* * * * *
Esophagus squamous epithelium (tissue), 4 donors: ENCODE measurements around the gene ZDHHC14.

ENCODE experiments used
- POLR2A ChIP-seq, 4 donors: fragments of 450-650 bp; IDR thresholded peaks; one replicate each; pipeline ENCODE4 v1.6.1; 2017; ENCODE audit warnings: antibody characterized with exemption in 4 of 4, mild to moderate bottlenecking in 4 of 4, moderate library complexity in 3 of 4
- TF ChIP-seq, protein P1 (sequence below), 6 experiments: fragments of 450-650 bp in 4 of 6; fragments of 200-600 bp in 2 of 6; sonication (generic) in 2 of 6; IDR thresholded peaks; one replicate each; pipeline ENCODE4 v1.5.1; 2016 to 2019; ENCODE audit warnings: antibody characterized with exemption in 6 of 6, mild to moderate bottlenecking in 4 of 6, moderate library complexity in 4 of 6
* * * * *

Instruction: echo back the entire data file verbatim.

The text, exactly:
Esophagus squamous epithelium (tissue), 4 donors: ENCODE measurements around the gene ZDHHC14.

ENCODE experiments used
- POLR2A ChIP-seq, 4 donors: fragments of 450-650 bp; IDR thresholded peaks; one replicate each; pipeline ENCODE4 v1.6.1; 2017; ENCODE audit warnings: antibody characterized with exemption in 4 of 4, mild to moderate bottlenecking in 4 of 4, moderate library complexity in 3 of 4
- TF ChIP-seq, protein P1 (sequence below), 6 experiments: fragments of 450-650 bp in 4 of 6; fragments of 200-600 bp in 2 of 6; sonication (generic) in 2 of 6; IDR thresholded peaks; one replicate each; pipeline ENCODE4 v1.5.1; 2016 to 2019; ENCODE audit warnings: antibody characterized with exemption in 6 of 6, mild to moderate bottlenecking in 4 of 6, moderate library complexity in 4 of 6